My Week With Marilyn
Cast: Michelle Williams, Eddie Redmayne, Kenneth Branagh, Judi Dench
Fordham University '15
"I am Ozymandias, king of kings: look on my works, ye mighty, and despair!" -Percy Bysshe Shelley
My Week With Marilyn
Review By: Kieran Newton
So, I wrote a review for My Week With Marilyn back before it came out—just a film review, not a BluRay—and had a few nagging issues with it. For my second viewing, a few of those issues were assuaged, but they mostly stayed the same. I give you my original take, and will include my revisions at the end.
The film is based on the two memoirs of Colin Clark (played in the film by Eddie Redmayne), The Prince, the Showgirl, and Me, published back in 1995, and the more recent work of the same title as the film. The idea is that during the beginning weeks of the shooting of The Prince and the Showgirl, there were tensions between Monroe (played by Michelle Williams) and Sir Laurence Olivier (Kenneth Branagh), each coming to the set with a very different perspective on filmmaking and acting in general. After awhile, Monroe becomes attached to Clark, and the love story writes itself from there. It’s a pretty stock narrative—up-and-comer and big star fall for one another, complications ensue—but it is at the very least executed quite well.
The acting is simultaneously the best and worst parts of the movie. On the one hand, you have Kenneth Branagh, who is phenomenal as Olivier (big shocker there), and more importantly, you have Michelle Williams, who does a very good job of giving one of the best representations of Marilyn Monroe probably ever. She’s coy, she’s flirtatious, and she seems constantly surprised by all the attention she’s receiving, until the shell cracks and her many demons start to break through. I’m not going to lie, it’s a performance that is quite “big” by today’s standards, but that’s likely more the work of director Simon Curtis than Williams, and regardless, you don’t care, because Monroe was totally larger than life. Seeing as she is the core of the film, it’s very important that she be excellent, and thankfully, she totally is.
However, on the more lackluster side of things you have Emma Watson, who completely underwhelms as the utterly unnecessary character Lucy, one of the girls in the costume department, and woefully more importantly, you have Eddie Redmayne as blandy-mc-whitebread blandypants Colin Clark: he’s the runt of his very rich family! He’s classically handsome! He’s Anglo-Saxon! He kisses everybody’s ass! He falls in love with a movie star! He’s every generic hero written in the past fifty bloody years!
Perhaps I’m being too hard on poor Mr. Redmayne. Perhaps the script, penned by Adrian Hodges and based on Clark’s books, was truly generic. It sure had some other flaws, such as a completely extraneous beginning and ending narration which made me want to punch the movie in the face, and (as I mentioned above) the side-love-story involving Emma Watson’s character, who, at the end of the movie, neither consoles the rejected hero (thankfully—there’s only so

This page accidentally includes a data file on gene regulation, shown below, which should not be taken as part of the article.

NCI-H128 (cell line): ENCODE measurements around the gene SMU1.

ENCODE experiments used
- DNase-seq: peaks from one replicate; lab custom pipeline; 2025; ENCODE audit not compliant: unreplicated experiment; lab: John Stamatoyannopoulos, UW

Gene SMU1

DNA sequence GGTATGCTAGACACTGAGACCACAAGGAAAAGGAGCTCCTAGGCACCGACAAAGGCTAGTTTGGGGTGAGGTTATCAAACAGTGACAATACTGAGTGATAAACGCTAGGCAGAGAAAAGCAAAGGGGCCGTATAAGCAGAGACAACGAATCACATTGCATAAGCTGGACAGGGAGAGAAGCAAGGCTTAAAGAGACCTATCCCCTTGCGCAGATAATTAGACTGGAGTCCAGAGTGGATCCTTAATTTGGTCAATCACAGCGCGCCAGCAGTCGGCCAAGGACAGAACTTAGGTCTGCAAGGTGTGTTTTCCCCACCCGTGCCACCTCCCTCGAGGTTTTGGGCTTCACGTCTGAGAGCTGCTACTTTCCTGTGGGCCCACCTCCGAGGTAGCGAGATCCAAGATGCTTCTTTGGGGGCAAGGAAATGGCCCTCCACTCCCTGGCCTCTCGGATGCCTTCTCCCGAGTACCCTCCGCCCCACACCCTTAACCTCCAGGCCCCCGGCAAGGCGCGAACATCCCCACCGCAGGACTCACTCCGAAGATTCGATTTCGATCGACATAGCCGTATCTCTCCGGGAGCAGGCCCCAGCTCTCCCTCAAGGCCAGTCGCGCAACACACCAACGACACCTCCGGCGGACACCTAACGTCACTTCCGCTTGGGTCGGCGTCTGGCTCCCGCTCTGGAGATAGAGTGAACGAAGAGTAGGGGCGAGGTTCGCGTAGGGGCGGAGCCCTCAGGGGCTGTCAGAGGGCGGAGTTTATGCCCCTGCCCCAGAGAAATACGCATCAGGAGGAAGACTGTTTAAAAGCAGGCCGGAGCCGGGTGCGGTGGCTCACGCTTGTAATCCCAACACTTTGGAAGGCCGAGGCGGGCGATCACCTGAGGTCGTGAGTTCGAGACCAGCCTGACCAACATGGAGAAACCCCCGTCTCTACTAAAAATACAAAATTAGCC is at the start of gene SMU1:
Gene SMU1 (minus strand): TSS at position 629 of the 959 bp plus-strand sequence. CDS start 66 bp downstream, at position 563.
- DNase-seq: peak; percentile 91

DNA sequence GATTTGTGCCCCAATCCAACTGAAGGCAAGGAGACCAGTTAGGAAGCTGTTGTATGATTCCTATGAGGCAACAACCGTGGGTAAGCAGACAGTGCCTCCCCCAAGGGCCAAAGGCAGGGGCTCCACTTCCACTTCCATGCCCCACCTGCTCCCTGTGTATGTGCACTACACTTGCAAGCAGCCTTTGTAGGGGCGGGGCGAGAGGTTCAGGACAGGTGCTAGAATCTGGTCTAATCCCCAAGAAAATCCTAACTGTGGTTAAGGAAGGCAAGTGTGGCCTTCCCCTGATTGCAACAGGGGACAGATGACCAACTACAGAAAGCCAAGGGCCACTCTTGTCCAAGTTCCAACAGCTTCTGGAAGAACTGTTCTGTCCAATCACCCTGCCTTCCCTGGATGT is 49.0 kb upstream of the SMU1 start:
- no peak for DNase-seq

It’s an odd film in that it tries very, very hard to make you like it. Every character is completely unoffensive, Judi Dench almost exploding with nicety. I’m not exactly sure why the movie is rated ‘R’, to be honest—besides the rare utterance of f#ck, the movie is really pretty safe. There is a lot of sensuality in the film—it is a movie about Marilyn Monroe, after all—but it’s all very tastefully done, the movie never crossing any lines or breaking any boundaries. That doesn’t mean it’s not a satisfying view, but it does mean that it isn’t particularly striking in any way, with the exception of Williams’ performance.
The film, to be blunt, is indulgent in every nonsexual way. It melodramatizes the struggles of Monroe as an emotionally needy young woman, some of the dialogue between her and Clark almost painful. It has a script with way too many words and not nearly enough charged silences. I’m not saying it’s not a good movie, because despite its problems, you like it; you really do. It’s nearly impossible not to, because it’s almost offensively inoffensive and speaks directly to the part of everyone that never quite grew out of that childhood celebrity crush. It offers a good fulfillment of that, but otherwise, it’s a tad one dimensional.
So, now, on BluRay, for my second viewing, what do I think? Well, Eddie Redmayne, I guess you’re okay—in fact, you do a pretty darn good job. Michelle, I still love you. Special features, I’m disappointed in you. The disc sports a featurette about the story and the nefarious director commentary. Blech. If you’re in it for an easy-to-watch movie, go ahead. Otherwise, meh.